• If, however, the Initial Credit Certificate expired before the project obtained its Final Credit Certificate, the available credits would be returned into the State credit program’s “pool”, the project had to get back on schedule and a new application to the MEA would be required.
  • In relation to the Captain’s Galley contract documents, Del Percio gives a good summary:

The contract documents set forth the project’s LEED requirements in a specification section (it’s unclear exactly how those requirements were delineated, other than language in the project manual which stated that the project was ‘designed to comply with a Silver Certification Level according to the USGBC’s LEED Rating System, as specified in Division 1 [of the specifications]’). It does not appear that there was language in the contract documents obligating Southern to secure any formal certification from USGBC.  With respect to the tax credits, although the credits were not identified specifically in the contract (which was the AIA’s 1997 version of the A101 Owner / Contractor Agreement) or any of its attachments that were included in Shaw’s countersuit papers, Southern was required to deliver a Certificate of Occupancy within 336 calendar days from the date of the agreement.”

  • Shaw Development alleged claims in both negligence and breach of contract (causes of action which, of course, also exist in Australia and other common law jurisdictions) against Southern Builders for, among other things, failing to “construct an environmentally sound ‘green building’ in conformance with the LEED rating system“.  Del Percio continues:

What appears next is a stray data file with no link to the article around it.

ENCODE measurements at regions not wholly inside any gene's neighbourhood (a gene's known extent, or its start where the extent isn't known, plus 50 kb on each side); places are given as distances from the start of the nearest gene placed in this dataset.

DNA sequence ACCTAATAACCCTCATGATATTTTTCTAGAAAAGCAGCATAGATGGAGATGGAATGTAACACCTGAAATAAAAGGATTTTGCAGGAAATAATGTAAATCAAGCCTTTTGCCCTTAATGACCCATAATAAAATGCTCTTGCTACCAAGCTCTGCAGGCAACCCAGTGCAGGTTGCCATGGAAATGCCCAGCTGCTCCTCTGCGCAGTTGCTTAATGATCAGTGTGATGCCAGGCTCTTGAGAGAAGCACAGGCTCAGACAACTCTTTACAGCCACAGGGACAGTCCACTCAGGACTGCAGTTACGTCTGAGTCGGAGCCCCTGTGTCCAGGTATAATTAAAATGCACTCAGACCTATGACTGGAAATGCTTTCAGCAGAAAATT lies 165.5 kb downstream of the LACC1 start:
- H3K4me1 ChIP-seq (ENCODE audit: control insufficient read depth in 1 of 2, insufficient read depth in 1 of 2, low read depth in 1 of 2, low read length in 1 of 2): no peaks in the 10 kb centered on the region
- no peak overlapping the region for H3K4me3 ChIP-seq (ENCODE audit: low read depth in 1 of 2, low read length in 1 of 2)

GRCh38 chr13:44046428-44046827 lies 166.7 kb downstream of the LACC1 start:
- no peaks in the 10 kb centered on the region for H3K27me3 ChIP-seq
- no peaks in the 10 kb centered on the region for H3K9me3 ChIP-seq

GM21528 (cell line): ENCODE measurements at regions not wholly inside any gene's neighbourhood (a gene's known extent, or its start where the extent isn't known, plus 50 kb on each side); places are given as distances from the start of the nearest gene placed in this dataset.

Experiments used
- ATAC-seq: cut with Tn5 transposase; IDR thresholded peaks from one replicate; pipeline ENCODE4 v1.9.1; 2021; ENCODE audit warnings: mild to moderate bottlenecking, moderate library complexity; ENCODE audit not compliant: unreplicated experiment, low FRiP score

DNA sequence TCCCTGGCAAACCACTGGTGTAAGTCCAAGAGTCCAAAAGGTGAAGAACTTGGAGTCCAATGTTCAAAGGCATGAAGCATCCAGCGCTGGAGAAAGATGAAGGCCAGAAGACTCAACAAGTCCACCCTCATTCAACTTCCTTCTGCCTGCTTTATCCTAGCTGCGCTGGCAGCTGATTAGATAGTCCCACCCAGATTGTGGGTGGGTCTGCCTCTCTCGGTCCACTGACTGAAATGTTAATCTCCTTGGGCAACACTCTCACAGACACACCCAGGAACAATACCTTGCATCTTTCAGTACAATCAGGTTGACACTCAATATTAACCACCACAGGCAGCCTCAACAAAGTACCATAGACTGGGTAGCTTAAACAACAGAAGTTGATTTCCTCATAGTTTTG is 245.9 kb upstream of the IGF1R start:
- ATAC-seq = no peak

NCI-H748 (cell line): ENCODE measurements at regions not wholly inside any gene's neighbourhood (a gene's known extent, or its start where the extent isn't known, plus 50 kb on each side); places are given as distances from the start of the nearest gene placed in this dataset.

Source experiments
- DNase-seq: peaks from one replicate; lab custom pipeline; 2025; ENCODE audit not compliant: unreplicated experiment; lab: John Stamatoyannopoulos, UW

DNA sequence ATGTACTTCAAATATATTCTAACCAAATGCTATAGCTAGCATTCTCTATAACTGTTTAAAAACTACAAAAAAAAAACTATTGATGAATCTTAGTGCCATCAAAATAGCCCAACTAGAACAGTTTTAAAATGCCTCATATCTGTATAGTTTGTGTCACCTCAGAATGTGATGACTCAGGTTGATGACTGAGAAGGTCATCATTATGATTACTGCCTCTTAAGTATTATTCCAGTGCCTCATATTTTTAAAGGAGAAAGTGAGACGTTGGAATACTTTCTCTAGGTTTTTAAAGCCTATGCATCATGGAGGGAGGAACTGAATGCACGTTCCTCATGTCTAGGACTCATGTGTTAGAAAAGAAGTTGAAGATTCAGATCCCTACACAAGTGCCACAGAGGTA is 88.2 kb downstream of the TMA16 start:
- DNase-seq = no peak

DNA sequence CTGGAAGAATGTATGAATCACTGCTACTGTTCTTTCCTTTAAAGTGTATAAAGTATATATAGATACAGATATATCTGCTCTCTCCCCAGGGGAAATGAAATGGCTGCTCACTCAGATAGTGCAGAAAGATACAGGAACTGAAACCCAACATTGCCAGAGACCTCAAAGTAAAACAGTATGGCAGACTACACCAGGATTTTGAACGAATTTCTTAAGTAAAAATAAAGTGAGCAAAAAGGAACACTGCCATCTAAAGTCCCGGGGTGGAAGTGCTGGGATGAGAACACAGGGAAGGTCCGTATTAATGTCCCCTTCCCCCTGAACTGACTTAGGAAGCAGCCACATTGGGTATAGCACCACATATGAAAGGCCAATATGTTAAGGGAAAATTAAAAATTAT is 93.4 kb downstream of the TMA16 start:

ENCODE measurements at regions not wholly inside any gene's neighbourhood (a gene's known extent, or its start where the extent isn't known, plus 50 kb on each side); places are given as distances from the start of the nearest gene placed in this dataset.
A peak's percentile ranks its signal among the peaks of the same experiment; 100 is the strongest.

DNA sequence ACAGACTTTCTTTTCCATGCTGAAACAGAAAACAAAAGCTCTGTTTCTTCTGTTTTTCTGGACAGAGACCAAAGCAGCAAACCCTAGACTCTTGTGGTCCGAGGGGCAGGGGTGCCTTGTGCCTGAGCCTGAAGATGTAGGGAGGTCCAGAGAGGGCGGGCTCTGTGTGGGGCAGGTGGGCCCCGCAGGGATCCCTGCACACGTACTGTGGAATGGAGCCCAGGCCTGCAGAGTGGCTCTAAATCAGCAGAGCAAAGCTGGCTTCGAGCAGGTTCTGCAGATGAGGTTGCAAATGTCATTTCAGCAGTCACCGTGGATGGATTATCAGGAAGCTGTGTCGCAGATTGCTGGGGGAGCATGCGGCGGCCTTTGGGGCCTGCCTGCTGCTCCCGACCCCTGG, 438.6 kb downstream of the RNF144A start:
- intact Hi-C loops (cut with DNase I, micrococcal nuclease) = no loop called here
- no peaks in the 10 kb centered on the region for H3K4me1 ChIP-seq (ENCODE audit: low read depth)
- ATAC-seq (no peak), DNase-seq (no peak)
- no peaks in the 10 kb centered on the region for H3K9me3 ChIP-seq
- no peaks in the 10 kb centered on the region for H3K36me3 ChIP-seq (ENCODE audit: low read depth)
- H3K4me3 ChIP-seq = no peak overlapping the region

However, there was no detail in Shaw’s papers describing precisely how Southern was responsible for the $635,000 in lost tax credits.  Presumably, Southern failed to deliver the project to Shaw such that the latter could obtain a certificate of occupancy by the date specified in the Initial Credit Certificate; according to Shaw’s papers, the project remained incomplete ‘[n]early nine (9) months after the required completion date’ (i.e., the 336 calendars specified in the A101). In addition to the recovery for the lost tax credits, Shaw also sought damages for non-conforming work and loan defaults with its construction lender. The total amount in damages that Shaw sought was approximately $1.3 million.  The damages it sought for the lost tax credits were the largest under any of its claims“.


Proper risk allocation is always a project-specific exercise, however it will be interesting to see how long it will take for the major standard form construction contracts in Australia to evolve by providing some guidance or industry consensus.  Even then, such amendments would be a mere working template for review among a whole suite of project documents.